Bilingual education, used as a notion to refer to education including the use of sign language as the primary language of deaf individuals, is one of the central demands of deaf associations and related interest groups. Yet, little is known about how this concept is translated into the reality of the bilingual classroom with deaf students. Several reports about individual bilingual education programmes established as of the late 20th century are available. However, there is no systematic study of the educational conceptions implemented. Could it be the case that despite the common goal of promoting sign language as a primary language, variation also occurs in the education of deaf students along components identified for bilingual education in general, revealing that different, possibly contradicting, objectives are pursued?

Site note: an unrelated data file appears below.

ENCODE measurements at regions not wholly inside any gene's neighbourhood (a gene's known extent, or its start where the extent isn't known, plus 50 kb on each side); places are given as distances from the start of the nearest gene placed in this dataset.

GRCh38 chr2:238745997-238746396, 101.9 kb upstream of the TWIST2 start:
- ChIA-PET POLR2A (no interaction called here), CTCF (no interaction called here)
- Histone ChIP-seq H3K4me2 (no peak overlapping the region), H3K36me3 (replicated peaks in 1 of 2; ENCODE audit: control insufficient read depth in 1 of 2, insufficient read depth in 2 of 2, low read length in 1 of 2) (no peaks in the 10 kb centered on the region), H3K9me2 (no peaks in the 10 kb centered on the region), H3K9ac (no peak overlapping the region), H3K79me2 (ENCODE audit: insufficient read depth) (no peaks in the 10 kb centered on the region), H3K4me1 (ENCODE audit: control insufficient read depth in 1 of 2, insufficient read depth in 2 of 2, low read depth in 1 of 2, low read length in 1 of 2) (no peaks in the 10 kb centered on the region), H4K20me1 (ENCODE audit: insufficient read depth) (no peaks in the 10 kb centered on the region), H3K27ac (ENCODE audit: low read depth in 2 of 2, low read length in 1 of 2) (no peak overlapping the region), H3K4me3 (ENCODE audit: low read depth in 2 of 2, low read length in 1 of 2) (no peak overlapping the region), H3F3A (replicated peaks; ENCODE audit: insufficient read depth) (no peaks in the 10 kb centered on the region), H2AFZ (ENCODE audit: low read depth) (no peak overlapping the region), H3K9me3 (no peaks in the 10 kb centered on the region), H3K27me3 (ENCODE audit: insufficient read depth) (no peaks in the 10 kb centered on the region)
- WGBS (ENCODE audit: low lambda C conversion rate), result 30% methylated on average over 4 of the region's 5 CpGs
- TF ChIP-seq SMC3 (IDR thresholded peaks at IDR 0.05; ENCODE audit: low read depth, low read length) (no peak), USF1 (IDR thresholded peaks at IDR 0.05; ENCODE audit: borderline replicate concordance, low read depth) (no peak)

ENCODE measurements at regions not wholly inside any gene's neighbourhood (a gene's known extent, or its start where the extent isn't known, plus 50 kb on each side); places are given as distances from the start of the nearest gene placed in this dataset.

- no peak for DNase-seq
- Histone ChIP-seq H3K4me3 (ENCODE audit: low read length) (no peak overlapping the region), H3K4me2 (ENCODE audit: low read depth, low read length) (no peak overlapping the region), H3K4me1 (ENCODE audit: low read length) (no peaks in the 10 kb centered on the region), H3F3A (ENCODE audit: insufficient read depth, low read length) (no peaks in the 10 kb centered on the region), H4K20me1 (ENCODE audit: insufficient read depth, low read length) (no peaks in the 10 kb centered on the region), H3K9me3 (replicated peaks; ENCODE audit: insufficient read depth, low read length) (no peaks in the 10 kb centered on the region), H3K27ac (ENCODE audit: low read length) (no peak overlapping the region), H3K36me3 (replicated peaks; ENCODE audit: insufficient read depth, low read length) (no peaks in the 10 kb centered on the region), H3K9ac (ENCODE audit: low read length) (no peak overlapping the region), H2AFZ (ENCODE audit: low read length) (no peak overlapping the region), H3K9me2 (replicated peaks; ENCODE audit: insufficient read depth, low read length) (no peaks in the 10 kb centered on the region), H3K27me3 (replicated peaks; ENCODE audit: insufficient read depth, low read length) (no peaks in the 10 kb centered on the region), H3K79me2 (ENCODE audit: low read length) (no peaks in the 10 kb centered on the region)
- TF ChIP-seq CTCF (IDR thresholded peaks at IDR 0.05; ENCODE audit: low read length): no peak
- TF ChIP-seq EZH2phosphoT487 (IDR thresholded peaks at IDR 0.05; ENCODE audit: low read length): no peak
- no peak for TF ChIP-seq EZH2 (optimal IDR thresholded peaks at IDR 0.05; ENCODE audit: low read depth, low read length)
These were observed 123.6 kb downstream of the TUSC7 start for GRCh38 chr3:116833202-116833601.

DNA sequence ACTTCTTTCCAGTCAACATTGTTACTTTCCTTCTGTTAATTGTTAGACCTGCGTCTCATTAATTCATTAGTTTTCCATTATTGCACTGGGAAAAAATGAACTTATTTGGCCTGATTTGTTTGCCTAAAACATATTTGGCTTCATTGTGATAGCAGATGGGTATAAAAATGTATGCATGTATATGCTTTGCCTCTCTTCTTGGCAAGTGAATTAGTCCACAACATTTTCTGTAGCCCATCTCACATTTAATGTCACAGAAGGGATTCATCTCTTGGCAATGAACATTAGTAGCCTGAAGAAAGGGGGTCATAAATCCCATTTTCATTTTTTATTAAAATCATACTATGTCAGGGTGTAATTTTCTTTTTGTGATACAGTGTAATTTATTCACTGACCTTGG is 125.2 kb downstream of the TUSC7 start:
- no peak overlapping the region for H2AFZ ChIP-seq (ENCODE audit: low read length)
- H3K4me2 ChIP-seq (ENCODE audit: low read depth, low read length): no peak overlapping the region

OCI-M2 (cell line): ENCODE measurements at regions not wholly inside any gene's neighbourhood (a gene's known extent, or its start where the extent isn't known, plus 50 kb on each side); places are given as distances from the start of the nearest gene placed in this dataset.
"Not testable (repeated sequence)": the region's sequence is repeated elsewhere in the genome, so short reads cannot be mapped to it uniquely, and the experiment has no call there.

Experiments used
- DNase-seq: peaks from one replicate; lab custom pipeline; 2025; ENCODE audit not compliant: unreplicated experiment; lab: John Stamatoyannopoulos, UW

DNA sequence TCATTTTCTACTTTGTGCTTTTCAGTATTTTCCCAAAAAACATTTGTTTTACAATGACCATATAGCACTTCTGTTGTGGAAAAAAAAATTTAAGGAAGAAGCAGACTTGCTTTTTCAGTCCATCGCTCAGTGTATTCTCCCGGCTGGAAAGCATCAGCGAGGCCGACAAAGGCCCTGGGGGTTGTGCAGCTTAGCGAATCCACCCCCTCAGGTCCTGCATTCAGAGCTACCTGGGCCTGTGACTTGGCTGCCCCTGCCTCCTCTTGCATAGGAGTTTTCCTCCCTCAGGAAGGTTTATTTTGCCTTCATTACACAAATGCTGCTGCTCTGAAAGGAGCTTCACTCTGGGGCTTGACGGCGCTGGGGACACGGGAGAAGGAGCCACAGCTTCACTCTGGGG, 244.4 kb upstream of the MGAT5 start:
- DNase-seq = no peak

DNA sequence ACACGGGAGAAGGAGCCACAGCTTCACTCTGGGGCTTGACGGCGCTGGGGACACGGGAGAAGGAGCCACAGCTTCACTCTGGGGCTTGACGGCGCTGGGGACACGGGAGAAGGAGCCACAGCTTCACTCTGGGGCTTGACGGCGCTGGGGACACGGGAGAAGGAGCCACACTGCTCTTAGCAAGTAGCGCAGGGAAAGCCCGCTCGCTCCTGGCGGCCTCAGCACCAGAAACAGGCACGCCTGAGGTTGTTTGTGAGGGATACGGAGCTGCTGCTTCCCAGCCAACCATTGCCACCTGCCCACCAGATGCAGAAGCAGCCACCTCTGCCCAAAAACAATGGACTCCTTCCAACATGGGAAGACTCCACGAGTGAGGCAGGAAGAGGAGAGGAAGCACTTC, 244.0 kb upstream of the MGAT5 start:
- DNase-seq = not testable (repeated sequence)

Turning to bilingual deaf learners, we acknowledge that only little is known about their bilingual development. Longitudinal studies of family bilingualism, unlike in research on hearing children’s bilingual development, are rare, which comes as no surprise given the aforementioned circumstance that the path toward sign bilingualism is seldom determined by the family. Several cohorts of bilingually educated deaf students have been investigated in the context of research concomitant to bilingual education programmes. Yet, for their greater part, the available studies represent statistical correlation studies undertaken from an educational linguistics perspective that offer little insight into learners’ progressive attainment of two distinct language systems. Other studies have been dedicated to the attainment of linguistic skills in either sign language or oral language, providing a fragmented picture of an acquisition situation that is rather marked by intensive language contact, which is, however, seldom taken into consideration. As Padden (1998b: 102) puts it, “the result is an incomplete view of the dual language lives of Deaf children.”